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The Global Connection

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From the end of the Spanish Civil War in 1936 until 1975, Spain was controlled by the dictator Francisco Franco. During Franco’s governance, Spain was largely isolated from the modern world. This past school year I spent four and a half months as an exchange student in Spain. I lived with a host family and attended high school in Logroño, a small city in north-central Spain. On my first day of school, a teacher went out of her way to assure me that Spain was not far behind the rest of Europe and had come a long way in the last couple years. This idea became real to me after seeing many American and “non-Spanish” cultural pieces, such as music and movies. Among the things that amazed me most while I was there was how much of the music I heard was from the United States or sung in English.

On the public bus, to and from school, there were video screens playing commercials, movie previews, and music videos. Many of the music videos were for songs that had been popular in the United States before I left. I saw videos for songs by the Black Eyed Peas, Red Hot Chili Peppers, and Justin Timberlake. On the radio it seemed that two out of every five songs were in English. Even a group from Madrid, called Dover, sang in English. I was surprised that music sung in English was so popular because most people in Spain do not speak English well enough to understand it when sung.

Two of my host father’s favorite bands were Simon and Garfunkle and ABBA. He couldn’t understand more than several words in their songs, but for him the sound and the mood of the music were what made it appealing. This demonstrated to me that people around the world are becoming increasingly connected despite cultural and language differences. The types of popular music I noticed while I was in Spain reflect and demonstrate the globalization of ideas and cultural elements such as music, movie, and fashion tastes.

Despite the widespread fear that globalization will destroy local diversity, I found that the widespread popularity of music sung in English in Spain helped me to connect with my friends and host family and, ironically, enabled me to learn more about their music and culture. Even though my Spanish was not proficient enough to express many ideas, and my friends and host family’s English not much better than my Spanish, we were able to exchange music and discuss the artists we liked. Upon discovering what American bands my host sister, Ana, enjoyed, I could share with her more American bands with a similar sound. At the same time, she was eager to share her favorite Hispanic bands. Our swapping of and comparisons between American music and Hispanic music expanded to other cultural elements such as dance, literature, houses, clothes, and life style. I found that “pop American” culture in Spain did not diminish their culture but helped strengthen it.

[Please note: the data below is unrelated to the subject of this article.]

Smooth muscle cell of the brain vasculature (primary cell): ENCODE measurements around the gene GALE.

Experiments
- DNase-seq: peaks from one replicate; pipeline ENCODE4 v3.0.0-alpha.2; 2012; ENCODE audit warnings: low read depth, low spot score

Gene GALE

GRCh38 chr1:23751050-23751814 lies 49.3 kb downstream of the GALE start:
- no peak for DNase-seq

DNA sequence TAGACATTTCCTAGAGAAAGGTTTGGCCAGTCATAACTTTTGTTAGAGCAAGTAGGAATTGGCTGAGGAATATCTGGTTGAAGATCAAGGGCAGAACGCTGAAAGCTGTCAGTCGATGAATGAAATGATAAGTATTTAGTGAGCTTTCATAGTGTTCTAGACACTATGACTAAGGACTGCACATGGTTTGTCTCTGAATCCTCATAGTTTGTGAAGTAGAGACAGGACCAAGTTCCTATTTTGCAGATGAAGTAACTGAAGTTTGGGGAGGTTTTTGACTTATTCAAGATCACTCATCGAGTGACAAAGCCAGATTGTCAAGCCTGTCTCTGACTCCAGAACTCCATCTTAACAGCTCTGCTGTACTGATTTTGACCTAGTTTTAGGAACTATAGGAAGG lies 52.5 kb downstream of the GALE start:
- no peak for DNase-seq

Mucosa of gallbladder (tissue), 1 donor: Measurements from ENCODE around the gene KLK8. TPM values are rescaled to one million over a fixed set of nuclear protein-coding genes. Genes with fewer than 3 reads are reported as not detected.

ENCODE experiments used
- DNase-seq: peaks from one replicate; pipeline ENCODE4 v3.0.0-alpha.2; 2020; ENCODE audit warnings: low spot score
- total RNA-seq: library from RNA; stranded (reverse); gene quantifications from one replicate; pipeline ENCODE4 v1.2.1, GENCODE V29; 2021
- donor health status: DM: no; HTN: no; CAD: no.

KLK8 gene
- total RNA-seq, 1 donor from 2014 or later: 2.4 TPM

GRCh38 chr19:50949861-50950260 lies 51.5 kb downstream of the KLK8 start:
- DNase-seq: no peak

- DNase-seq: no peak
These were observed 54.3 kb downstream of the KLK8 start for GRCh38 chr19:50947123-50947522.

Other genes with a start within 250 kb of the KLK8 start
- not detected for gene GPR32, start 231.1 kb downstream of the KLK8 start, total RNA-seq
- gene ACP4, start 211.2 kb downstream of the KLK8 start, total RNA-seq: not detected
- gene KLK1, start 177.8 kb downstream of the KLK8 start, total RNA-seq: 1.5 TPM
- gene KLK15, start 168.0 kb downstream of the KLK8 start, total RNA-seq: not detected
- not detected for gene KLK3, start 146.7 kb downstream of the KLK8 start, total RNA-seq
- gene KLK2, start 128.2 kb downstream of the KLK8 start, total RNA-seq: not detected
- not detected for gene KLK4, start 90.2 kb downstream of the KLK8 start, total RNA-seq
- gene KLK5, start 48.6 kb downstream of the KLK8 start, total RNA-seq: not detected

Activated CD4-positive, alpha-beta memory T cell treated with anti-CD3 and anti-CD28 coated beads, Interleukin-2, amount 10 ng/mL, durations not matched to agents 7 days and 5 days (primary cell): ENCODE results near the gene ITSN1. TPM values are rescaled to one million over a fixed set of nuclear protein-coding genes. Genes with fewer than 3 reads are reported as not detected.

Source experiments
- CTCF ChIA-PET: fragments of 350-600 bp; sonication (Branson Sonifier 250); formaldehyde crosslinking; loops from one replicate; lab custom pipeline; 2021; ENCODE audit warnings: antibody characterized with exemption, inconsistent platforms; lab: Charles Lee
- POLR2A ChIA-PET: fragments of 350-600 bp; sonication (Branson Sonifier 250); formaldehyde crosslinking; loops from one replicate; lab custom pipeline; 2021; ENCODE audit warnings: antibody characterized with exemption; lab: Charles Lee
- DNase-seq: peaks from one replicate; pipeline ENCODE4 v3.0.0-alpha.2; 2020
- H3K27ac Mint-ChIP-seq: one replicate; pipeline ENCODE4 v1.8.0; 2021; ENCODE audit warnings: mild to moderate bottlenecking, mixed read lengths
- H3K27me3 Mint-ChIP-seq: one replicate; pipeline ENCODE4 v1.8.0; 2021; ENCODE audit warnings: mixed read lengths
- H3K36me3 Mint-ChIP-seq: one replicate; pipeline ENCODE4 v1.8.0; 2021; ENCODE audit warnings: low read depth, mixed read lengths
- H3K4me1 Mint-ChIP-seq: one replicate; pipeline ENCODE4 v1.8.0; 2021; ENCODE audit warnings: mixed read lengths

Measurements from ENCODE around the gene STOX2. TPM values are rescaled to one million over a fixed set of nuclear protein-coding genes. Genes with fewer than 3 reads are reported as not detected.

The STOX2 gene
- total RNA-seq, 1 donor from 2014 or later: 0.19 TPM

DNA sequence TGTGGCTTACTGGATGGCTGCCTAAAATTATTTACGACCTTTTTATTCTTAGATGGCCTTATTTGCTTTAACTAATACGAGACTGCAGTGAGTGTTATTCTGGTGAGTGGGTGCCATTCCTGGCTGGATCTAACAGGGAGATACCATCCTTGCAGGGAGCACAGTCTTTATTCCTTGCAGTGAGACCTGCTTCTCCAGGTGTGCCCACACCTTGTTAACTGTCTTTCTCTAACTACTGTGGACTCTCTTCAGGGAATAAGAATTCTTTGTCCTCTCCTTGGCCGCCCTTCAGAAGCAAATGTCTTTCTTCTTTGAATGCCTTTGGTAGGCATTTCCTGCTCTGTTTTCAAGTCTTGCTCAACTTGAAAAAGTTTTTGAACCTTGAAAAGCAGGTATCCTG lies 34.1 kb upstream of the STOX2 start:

Partway through my stay in Spain, Ana’s best friend, Tamara, was diagnosed with anorexia and admitted into a hospital. After Tamara left, Ana and I began gathering things to send to her in the hopes of brightening her time away from home. Among the things we decided to send, was the lyrics to “Your Song” by Elton John. Tamara’s favorite movie, at the time, was Moulin Rouge and “Your Song” was one of her favorites in the movie. I happened to have the song on my computer, and Ana and I listened to it countless times, trying to write down all the lyrics. Ana laughed at me because I couldn’t understand all the words even though they were in English. I tried to explain that was not uncommon to be unsure of all the words in a song (such as when you listen to Bruce Springsteen or Dave Mathew’s Band), and she informed me that that never happened when songs were song in Spanish – she could always understand every word. In the end, we remembered the wonders of the worldwide web and looked up the lyrics.

Later on in the semester, Ana walked in the room we shared while I was in the middle of trying to remember the salsa and swing I had learned while I was in the US. She was surprised that I knew salsa, but quickly determined that I needed better salsa music and that I needed to be cured of my “ugly American dance hands.” She looked through her CDs and pulled out Shakira and David Bisbol. As we listened to her CDs, Ana proceeded to show me how to do basic flamenco hands. ¡Mira! She would command and slowly move her hands in different directions, having her fingers and wrist bend gracefully. She was quite adamant that before we went to a dance club, I needed to learn how to move my hands more gracefully. It took me most of my stay in Spain to perfect my hands to a level that didn’t make Ana laugh every time I danced. By sharing and comparing different aspects of our cultures we enjoyed, Ana and I took part in the spreading (globalizing) of our cultures. This enabled each of us to learn more about each other’s cultures which led to a positive understanding and strengthened our friendship.





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